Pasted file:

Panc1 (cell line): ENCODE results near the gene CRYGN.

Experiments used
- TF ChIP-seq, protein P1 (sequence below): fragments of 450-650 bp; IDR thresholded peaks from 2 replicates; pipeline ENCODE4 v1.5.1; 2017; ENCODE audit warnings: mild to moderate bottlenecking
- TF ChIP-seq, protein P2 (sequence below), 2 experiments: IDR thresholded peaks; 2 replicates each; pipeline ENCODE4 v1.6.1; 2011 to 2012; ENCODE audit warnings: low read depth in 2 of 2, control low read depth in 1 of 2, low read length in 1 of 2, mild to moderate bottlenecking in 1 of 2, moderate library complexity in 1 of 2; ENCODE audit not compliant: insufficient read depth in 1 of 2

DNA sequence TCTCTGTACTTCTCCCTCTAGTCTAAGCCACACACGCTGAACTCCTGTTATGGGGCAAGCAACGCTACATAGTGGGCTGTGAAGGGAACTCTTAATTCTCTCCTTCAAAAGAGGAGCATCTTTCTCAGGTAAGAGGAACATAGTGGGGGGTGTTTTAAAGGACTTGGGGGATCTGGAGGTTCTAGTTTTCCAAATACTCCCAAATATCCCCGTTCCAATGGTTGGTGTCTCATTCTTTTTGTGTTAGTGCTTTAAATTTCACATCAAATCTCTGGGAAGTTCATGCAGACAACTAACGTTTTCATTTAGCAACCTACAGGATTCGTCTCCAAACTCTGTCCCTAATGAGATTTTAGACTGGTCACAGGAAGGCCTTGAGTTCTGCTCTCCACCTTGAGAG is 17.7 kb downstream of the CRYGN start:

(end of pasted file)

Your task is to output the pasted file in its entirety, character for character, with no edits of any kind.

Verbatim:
Panc1 (cell line): ENCODE results near the gene CRYGN.

Experiments used
- TF ChIP-seq, protein P1 (sequence below): fragments of 450-650 bp; IDR thresholded peaks from 2 replicates; pipeline ENCODE4 v1.5.1; 2017; ENCODE audit warnings: mild to moderate bottlenecking
- TF ChIP-seq, protein P2 (sequence below), 2 experiments: IDR thresholded peaks; 2 replicates each; pipeline ENCODE4 v1.6.1; 2011 to 2012; ENCODE audit warnings: low read depth in 2 of 2, control low read depth in 1 of 2, low read length in 1 of 2, mild to moderate bottlenecking in 1 of 2, moderate library complexity in 1 of 2; ENCODE audit not compliant: insufficient read depth in 1 of 2

DNA sequence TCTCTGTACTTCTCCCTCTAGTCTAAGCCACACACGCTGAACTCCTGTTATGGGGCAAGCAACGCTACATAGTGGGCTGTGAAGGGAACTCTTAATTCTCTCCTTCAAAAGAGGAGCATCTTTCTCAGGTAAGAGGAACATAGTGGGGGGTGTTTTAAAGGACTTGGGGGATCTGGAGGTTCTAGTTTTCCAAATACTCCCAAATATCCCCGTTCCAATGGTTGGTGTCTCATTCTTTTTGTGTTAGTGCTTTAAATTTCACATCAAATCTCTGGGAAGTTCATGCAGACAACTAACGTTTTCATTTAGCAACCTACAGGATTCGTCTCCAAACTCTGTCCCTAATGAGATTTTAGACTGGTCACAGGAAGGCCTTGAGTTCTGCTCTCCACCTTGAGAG is 17.7 kb downstream of the CRYGN start: